In addition to the litany of requirements that could stop individual customers from moving forward with the idea of connecting their renewable resources to the grid, there is also the issue of geography.

Larger-scale renewable resources, such as solar and wind, are typically located in remote or rural areas. The greatest demand for electricity is in urban and highly populated areas. The current grid simply doesn’t have a way to move electricity long distances efficiently.

Smart grid to the rescue

The smart grid brings in a veritable “electric superhighway” that can easily and efficiently move electricity across great distances as needed.

Not only would it readily accommodate the integration of solar, wind and other variable energy sources, but it would make them easier and more efficient to use. Advanced tools would allow:

  • Grid operators to reduce power demand when solar or wind power decreases
  • Greater storage capabilities to absorb excess solar and wind power when it’s not needed
  • Releasing of stored energy when solar and wind power dips

With the ability to transport power great distances as well as store and release excess energy as desired, the smart grid would help smooth out the variables that can occur with renewable resources. Energy produced by solar and wind power would be able to serve even cloudy locations on non-windy days.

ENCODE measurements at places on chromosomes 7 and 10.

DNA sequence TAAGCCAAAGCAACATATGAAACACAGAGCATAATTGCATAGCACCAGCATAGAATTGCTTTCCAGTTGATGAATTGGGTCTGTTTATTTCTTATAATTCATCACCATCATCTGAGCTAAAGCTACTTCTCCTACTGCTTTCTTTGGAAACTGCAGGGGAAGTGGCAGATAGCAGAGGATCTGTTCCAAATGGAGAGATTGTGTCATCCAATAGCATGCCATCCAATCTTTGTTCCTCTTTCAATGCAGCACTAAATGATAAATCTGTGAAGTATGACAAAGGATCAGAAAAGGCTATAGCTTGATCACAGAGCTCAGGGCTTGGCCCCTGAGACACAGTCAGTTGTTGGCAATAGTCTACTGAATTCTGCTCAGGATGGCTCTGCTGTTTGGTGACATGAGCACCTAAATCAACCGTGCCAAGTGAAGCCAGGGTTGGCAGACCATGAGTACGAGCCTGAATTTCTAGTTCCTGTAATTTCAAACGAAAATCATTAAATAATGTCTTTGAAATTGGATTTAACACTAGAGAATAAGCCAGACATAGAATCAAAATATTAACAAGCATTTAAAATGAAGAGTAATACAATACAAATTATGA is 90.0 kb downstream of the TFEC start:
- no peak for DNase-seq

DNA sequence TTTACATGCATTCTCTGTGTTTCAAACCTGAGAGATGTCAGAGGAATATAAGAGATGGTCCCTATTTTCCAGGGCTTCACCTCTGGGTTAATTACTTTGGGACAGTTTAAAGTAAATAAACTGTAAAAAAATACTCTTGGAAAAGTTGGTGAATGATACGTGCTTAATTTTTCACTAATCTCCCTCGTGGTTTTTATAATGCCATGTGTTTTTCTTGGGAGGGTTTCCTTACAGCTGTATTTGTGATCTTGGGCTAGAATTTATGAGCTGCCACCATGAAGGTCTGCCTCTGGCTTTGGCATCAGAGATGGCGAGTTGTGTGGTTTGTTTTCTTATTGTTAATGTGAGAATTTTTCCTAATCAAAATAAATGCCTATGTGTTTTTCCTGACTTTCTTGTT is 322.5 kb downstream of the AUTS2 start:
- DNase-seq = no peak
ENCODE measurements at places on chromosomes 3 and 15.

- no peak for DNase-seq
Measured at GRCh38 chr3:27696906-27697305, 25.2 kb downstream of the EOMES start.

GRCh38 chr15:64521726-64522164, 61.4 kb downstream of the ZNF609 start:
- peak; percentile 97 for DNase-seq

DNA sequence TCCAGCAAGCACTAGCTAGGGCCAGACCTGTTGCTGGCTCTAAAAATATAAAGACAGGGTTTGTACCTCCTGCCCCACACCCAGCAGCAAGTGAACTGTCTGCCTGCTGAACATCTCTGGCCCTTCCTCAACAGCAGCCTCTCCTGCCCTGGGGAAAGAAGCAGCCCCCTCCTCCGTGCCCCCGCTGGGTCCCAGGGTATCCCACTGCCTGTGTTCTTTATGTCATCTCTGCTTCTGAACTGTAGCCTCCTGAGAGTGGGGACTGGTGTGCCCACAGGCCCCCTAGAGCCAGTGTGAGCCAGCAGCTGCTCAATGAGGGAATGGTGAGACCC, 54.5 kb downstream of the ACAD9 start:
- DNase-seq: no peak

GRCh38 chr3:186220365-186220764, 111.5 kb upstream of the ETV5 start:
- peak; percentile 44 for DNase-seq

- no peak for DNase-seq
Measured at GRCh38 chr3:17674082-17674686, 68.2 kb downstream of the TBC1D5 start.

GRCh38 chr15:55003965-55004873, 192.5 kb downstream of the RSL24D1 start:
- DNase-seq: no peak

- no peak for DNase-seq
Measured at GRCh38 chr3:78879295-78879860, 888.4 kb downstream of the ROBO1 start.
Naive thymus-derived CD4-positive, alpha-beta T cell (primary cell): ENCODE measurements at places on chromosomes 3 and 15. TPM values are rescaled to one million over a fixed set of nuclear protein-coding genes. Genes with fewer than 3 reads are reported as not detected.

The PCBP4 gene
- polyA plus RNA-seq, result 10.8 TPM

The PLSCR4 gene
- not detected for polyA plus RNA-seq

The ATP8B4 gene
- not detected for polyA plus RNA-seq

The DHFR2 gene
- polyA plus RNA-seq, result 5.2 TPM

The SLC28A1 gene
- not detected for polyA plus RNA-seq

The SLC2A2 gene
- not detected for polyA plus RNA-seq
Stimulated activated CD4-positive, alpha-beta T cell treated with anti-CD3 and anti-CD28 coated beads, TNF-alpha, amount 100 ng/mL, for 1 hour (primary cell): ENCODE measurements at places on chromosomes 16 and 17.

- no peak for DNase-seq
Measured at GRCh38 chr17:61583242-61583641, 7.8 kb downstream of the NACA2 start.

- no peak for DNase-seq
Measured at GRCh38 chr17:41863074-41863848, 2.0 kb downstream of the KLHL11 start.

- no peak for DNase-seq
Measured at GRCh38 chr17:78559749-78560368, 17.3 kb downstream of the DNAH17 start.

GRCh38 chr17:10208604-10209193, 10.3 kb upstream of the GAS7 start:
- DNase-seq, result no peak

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Examples of smart grid technology in use

If you count smart meters as smart grid technologies in use, nearly 50% of all U.S. electricity customers had a smart meter in their home as of 2017. While that’s a good start, smart meters are only a tiny slice of the entire smart grid technology pie.

Grid modernization activity is happening in 38 states and the District of Columbia, according to the U.S. Department of Energy’s 2020 Smart Grid System Report. That activity includes launching smart grid technologies, using distributed energy resources, or both.

One example is the Smart Grid Program in New York, currently in the research and development stages. The New York State Energy Research and Development Authority (NYSERDA) is reviewing proposals to provide funding for initiatives to transform a statewide smart grid into reality.

In other parts of the world, Thailand is working to enhance the operation, maintenance and management of its energy generation plants using smart grid technologies and data optimization. The project aims to analyze massive amounts of data in real-time through artificial intelligence and machine learning capabilities.

The data analysis, in turn, will allow the Electricity Generating Authority of Thailand (EGAT) to optimize its electricity generation systems, detect issues before they turn into problems, and meet the increasing energy demand.

Questions about the smart power grid